The Pope's Schedule


8:30 AM, Monday, September 14, 1987 - Arrival from San Antonio at Air National Guard Terminal, Sky Harbor Airport.  Greeted by Bishop Thomas J. O'Brien, Governor Evan Mecham, Phoenix Mayor Terry Goddard, Senators Dennis DeConcini and John McCain, Representatives Morris Udahl, John Kyle, John Rhodes, and Jim Kolbe.

9:00 AM - Visiting patients and staff at the pediatrics ward at St. Joseph's Hospital & Medical Center, with remarks to about 6,000 guests in bleachers at the entrance.

9:40 AM - Popemobile Motorcade - from St. Joseph's, east on Thomas Road, north on Third Avenue, east on Catalina, south on Central Avenue,  east on Monroe to St. Mary's Basilica.

10:10 AM - Prayer at St. Mary's Basilica and introduction to the crowd by Bishop O'Brien from the third floor balcony of the basilica.

10:50 AM - Civic Plaza South Ballroom for a Catholic Health Association meeting.

12:30 PM - Address to clergy & laity from the Diocese of Phoenix at Ss. Simon & Jude Cathedral, 6351 N. 27th Avenue.

1:20 PM - Lunch and rest at Bishop O'Brien's home near Central Avenue and Northern.

4:30 PM - Tekakwitha Conference with 16,000 Native Americans at Veterans Memorial Coliseum.

A life size statue of the Pope made in Pietrasantre, Italy,  to commemorate his visit stands at The Catholic Diocese of Phoenix, 400 East Monroe, Phoenix.  The Arizona Center can be seen across Van Buren to the north of the statue, just beyond the blue portable toilets.  6-03.

6:30 PM - Eucharistic celebration at ASU's Sun Devil Stadium (Sparky covered) with 75,000 in attendance, including a popemobile tour of the stadium, Mass, and fireworks.

10:00 PM - Retire at Bishop O'Brien's residence.

8:30 AM - Arrival at Air National Guard Terminal, Sky Harbor Airport for 8:45 AM departure for Los Angeles.

The Pope's visit wasn't the only achievement of O'Brien's nearly 21 years as Bishop of the Phoenix Diocese. He also hosted the Mother Theresa's 1989 visit to Phoenix and her public appearance at Veteran's Memorial Coliseum. He worked for a paid holiday to honor the Rev. Martin Luther King Jr., was an advocate for the poor, and sought improved interfaith relationships. He supported increased involvement of parishioners the operations of their churches, and was the leader of the U.S. bishops committee that encouraged families not to disown gay and lesbian children.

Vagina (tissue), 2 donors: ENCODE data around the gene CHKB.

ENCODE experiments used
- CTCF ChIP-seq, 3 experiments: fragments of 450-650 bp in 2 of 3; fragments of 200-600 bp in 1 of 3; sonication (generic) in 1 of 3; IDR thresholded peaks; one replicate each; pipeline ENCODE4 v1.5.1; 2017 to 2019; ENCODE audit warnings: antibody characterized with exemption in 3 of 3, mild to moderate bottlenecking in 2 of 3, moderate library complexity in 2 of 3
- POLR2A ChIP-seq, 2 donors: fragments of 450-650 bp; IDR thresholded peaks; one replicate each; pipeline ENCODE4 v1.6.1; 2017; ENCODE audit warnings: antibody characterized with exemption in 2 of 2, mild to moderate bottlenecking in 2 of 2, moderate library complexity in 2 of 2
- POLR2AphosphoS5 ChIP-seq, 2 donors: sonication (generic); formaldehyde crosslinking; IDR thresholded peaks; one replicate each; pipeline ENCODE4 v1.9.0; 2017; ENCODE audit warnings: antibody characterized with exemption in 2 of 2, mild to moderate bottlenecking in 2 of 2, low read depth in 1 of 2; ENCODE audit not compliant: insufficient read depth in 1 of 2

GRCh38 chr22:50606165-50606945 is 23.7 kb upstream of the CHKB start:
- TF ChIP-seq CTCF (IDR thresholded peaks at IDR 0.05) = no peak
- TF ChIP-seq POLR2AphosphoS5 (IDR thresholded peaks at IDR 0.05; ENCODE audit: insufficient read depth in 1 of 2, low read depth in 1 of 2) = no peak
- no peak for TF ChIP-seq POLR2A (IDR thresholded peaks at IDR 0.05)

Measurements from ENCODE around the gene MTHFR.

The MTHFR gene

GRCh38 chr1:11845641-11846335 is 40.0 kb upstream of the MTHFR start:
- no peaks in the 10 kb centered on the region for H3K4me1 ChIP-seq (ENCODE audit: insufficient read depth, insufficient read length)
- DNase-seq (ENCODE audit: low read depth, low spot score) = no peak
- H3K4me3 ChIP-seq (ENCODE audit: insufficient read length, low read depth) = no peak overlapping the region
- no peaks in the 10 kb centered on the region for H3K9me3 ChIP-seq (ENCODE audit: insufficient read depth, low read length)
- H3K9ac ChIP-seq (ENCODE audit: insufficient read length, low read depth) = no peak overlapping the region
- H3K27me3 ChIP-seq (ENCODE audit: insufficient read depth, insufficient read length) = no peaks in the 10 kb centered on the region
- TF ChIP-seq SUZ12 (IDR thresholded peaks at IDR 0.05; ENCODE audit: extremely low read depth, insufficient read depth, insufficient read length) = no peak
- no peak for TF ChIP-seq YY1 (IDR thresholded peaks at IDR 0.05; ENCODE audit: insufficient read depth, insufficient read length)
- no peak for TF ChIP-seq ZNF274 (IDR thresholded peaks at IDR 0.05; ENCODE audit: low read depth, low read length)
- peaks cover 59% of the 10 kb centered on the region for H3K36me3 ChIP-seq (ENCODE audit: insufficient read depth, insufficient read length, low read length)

Trouble for the bishop.  Unfortunately, in spite of his achievements, the bishop had a couple of blind spots that eventually led to his resignation. Like many others in the church, Bishop O'Brien turned a blind eye on child molestation accusations against priests for decades. Clergy accused of sexual misconduct were, according an admission made by the bishop in an agreement with the Maricopa County Attorney, transferred without telling their superiors or parishioners about the allegations.

Reportedly, the bishop offered to resign before entering the agreement which guaranteed his immunity from prosecution on possible criminal cover-up charges. The Vatican did not accepted by the resignation, and Bishop O'Brien continued in his position until an incident involving another apparent blind spot.

Twilight at 19th Avenue on Glendale Avenue where a jaywalking Jim Reed was struck and killed by the bishop's Buick. Reed was thrown 30 feet east on Glendale, then run over and dragged 67 more feet by another vehicle. 6-03.

At 8:35 PM on Saturday June 14, 2003, Bishop O'Brien was driving his tan 2003 Buick Park Avenue east on Glendale Avenue, just before 19th Avenue. The vehicle struck and killed 43 year old Jim L. Reed who was crossing the street mid-block. Reed's head hit the right side of the the windshield throwing shards of glass into the vehicle and leaving a sizeable concave indentation. Reed was thrown 30 feet east on Glendale Avenue, then run over by a second vehicle and dragged another 67 feet. The second vehicle was not located.

Bishop O'Brien did not stop, saying later that he thought he might have either hit a dog or had a rock thrown at his car. He was advised the next day that police wanted to speak to him, but he did not return their call. On Monday, before investigators arrived at his home, he called a secretary about replacing the windshield.

On June 16, O'Brien was arrested, making him the first American bishop to be charged with a felony. The next day, he resigned as Bishop of the Phoenix Diocese.